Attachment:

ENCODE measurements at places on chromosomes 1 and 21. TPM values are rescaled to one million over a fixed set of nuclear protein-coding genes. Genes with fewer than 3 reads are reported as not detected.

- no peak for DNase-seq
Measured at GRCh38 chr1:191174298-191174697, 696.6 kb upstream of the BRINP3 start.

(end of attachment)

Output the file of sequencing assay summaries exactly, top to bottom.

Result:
ENCODE measurements at places on chromosomes 1 and 21. TPM values are rescaled to one million over a fixed set of nuclear protein-coding genes. Genes with fewer than 3 reads are reported as not detected.

- no peak for DNase-seq
Measured at GRCh38 chr1:191174298-191174697, 696.6 kb upstream of the BRINP3 start.